A HERO’S WELCOME
Humboldt rolls out the red carpet for freshly-minted Junior World champ Carr
The redshirt freshman’s life as a Cyclone actually began long ago, though. And the legacy recruit appears ready to meet — or possibly exceed — the lofty expectations that turned his dad into a wrestling superstar in Ames.
Carr was a featured guest at the Cyclone Regional Training Center’s meet-and-greet event on Friday at the Humboldt County Fairgrounds. Despite being relatively new on the collegiate scene, Carr — the son of three-time ISU national champion and former Olympic bronze medalist Nate Carr — already has the name recognition of a Cyclone legend and a recent performance to turn the buzz among fans into a growing roar.
On Wednesday, Carr captured a Junior World Championship at 74 kg in the freestyle division in Tallinn, Estonia. Carr is the program’s first-ever junior world wrestling gold medalist.
“I’m extremely blessed,” Carr said on Friday. “It didn’t really hit me until I got home and spent some time around my roommates and my friends. It was great to be back (in Ames) and fun for me to share (in the post-tournament celebration) with the people I’m closest to now (at ISU).”
The trip to Humboldt — Cyclone head coach Kevin Dresser’s hometown — came with a hero’s welcome. Carr, Dresser and the rest of the Cyclones rode into the community on a Humboldt Fire and Rescue truck to open the evening’s festivities. The Cyclone Regional Training Center dinner, banquet and auction is a fundraiser to support the organization.
“It means the world to me, seeing Cyclone Nation up close and coming to Humboldt like this,” said Carr, a five-time high school state champ who picked Iowa State over Ohio State, Oklahoma State, Nebraska and Cornell. “We’re just doing our part to grow the fanbase right now. We see people who love our sport and our program, and that motivates us (as athletes).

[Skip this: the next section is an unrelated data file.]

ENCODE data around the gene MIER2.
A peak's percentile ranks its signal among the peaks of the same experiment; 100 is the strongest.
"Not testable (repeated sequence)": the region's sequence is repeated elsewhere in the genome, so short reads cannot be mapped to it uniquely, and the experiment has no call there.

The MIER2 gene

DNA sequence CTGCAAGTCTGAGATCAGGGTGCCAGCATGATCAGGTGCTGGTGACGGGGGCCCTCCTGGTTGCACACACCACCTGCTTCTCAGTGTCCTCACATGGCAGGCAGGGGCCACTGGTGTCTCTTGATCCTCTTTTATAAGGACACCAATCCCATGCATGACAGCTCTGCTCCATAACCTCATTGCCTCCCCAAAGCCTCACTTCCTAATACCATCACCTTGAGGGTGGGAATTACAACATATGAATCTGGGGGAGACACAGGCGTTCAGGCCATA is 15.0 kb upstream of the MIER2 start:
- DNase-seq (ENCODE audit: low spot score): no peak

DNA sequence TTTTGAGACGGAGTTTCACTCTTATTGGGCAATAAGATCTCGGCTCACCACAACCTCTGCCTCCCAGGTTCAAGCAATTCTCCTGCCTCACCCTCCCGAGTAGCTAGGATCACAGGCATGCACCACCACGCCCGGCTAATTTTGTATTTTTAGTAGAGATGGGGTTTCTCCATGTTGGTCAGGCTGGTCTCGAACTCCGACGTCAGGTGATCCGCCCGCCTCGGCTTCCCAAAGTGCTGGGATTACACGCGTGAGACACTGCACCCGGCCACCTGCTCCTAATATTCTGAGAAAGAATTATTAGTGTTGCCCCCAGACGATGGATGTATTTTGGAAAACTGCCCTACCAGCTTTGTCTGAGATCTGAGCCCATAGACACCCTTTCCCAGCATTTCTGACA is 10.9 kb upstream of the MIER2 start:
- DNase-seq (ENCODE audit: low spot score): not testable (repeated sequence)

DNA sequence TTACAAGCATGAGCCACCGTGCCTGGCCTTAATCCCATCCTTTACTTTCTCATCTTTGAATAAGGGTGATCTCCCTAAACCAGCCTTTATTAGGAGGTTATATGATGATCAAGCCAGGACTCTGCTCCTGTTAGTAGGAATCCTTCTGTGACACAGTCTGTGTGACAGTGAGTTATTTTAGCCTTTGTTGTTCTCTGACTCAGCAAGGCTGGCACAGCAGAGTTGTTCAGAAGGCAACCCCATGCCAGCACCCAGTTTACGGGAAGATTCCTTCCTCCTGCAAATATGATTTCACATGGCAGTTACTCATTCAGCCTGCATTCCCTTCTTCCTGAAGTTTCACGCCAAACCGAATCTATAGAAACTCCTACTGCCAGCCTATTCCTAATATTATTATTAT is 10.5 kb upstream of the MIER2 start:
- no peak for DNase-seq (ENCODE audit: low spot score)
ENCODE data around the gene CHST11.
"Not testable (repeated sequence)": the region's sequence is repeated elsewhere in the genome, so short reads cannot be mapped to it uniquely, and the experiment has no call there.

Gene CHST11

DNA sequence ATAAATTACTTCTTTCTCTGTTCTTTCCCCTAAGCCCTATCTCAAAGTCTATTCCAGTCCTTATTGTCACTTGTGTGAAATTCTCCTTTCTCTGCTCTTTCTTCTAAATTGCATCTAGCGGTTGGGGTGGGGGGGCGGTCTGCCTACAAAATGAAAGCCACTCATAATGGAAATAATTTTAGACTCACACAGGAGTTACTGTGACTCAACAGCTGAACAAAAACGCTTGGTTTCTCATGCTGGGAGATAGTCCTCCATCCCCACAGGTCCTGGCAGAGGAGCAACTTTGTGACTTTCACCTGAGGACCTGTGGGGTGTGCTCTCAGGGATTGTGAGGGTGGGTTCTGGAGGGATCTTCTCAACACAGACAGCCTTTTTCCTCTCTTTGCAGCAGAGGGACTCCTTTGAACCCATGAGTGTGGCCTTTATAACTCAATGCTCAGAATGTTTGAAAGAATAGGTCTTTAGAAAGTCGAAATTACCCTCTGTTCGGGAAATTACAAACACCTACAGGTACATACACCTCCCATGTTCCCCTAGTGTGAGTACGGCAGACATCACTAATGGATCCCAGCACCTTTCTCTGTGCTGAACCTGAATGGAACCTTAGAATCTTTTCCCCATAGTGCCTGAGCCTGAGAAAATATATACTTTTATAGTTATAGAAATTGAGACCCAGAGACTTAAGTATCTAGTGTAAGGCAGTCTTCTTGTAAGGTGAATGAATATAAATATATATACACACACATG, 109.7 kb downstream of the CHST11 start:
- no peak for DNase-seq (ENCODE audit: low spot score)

“I talked to a guy the other day who said, ‘I watched your dad wrestle when I was growing up and he was one of my favorites.’ That’s just awesome. It’s a really cool experience for me, being able to kind of relive (the passion) of Cyclone fans I remember from when I was a kid.”
Carr initially had the mindset of walking a different path rather than following in his father’s footsteps. At the end of the day, though, “there was something very emotional and even sentimental” about deciding to compete at Iowa State.
“Just looking at those Cyclone colors … it brought back a lot of memories,” said Carr, whose brother — Nate Carr Jr. — won a junior college national championship at Iowa Central before a Div. I career with the Cyclones. “I was a big Iowa State fan growing up, and when the recruiting process came around, all of those feelings (resurfaced) — especially when I saw how much Coach Dresser was changing the culture and expectations here.
“I fell in love with Iowa State all over again.”
Carr called his visit to Humboldt “fitting in a way” as the first stop carrying the label of freshly-minted junior world title-holder.
“I had a brief conversation with Coach Dresser about (coming here) — I know about the rich tradition of wrestling and this being his old stomping grounds,” Carr said. “He told me about when he won a national title (as a collegiate athlete), the whole town came out to support him.
“I’m just blessed and honored to be in Humboldt around passionate wrestling fans like this.”
Carr expects big things both from himself and Iowa State in the years to come.
“We were just talking about that the other day — how pumped we are to get the season started,” said Carr, who plans on competing at 157 pounds this season. “The future of Iowa State wrestling is bright. We’re going to bring it back to prominence. That’s why I came here … to help get our program back on top.”